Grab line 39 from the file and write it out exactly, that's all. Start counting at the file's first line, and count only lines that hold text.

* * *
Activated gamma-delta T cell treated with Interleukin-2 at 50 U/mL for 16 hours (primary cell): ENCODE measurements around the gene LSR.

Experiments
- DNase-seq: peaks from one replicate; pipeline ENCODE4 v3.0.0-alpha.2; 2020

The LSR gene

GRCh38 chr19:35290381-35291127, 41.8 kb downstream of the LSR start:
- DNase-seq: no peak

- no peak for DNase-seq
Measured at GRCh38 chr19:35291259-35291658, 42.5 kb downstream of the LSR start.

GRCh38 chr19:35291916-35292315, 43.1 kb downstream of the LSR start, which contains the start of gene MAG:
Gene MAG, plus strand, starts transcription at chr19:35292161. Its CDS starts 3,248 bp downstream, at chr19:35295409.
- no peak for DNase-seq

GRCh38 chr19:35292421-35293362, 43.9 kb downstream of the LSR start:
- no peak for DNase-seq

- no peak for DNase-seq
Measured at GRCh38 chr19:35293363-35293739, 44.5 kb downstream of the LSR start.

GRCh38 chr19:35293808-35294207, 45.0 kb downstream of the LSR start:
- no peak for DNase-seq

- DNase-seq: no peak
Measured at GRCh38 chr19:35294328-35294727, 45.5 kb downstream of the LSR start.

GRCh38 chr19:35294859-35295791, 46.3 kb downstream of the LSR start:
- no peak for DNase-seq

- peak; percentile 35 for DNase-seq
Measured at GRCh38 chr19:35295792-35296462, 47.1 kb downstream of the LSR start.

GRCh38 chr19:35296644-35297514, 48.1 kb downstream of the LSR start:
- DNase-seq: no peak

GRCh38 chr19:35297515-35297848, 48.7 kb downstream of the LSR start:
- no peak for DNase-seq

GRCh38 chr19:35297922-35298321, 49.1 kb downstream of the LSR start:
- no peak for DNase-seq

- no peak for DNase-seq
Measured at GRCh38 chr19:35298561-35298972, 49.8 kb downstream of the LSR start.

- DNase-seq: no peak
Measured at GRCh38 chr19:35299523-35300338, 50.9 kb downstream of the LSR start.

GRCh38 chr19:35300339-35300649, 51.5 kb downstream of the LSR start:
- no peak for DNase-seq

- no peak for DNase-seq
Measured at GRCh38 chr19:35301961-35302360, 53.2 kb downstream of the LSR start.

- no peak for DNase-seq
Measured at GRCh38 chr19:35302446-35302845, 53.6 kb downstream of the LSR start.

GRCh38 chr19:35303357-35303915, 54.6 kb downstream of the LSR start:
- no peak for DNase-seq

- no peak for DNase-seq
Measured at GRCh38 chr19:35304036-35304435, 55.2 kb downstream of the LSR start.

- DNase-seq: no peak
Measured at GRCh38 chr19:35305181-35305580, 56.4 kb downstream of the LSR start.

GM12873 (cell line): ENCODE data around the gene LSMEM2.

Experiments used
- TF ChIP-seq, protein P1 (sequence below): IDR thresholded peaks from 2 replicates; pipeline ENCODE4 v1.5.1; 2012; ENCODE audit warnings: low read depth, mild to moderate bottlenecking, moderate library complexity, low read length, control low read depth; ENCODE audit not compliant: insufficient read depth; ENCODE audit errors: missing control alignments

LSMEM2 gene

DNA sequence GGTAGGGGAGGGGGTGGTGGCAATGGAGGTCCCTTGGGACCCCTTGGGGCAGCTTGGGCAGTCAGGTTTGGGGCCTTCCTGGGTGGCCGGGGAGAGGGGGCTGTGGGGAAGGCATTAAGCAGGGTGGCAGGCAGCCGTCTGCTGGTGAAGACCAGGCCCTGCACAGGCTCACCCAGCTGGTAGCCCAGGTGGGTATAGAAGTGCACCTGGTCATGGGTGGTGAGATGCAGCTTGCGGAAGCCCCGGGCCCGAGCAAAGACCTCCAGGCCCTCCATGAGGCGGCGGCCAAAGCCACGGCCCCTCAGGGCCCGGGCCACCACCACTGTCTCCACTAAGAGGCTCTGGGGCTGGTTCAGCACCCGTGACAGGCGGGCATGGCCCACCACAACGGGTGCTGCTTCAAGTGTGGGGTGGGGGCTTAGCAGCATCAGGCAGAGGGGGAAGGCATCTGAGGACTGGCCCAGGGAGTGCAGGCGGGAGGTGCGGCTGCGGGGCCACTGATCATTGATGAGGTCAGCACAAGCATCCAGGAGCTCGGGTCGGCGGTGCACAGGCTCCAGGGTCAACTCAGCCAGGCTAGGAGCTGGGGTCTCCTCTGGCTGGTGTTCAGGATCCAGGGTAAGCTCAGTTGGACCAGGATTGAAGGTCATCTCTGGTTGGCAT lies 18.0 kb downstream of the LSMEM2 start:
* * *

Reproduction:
Measured at GRCh38 chr19:35302446-35302845, 53.6 kb downstream of the LSR start.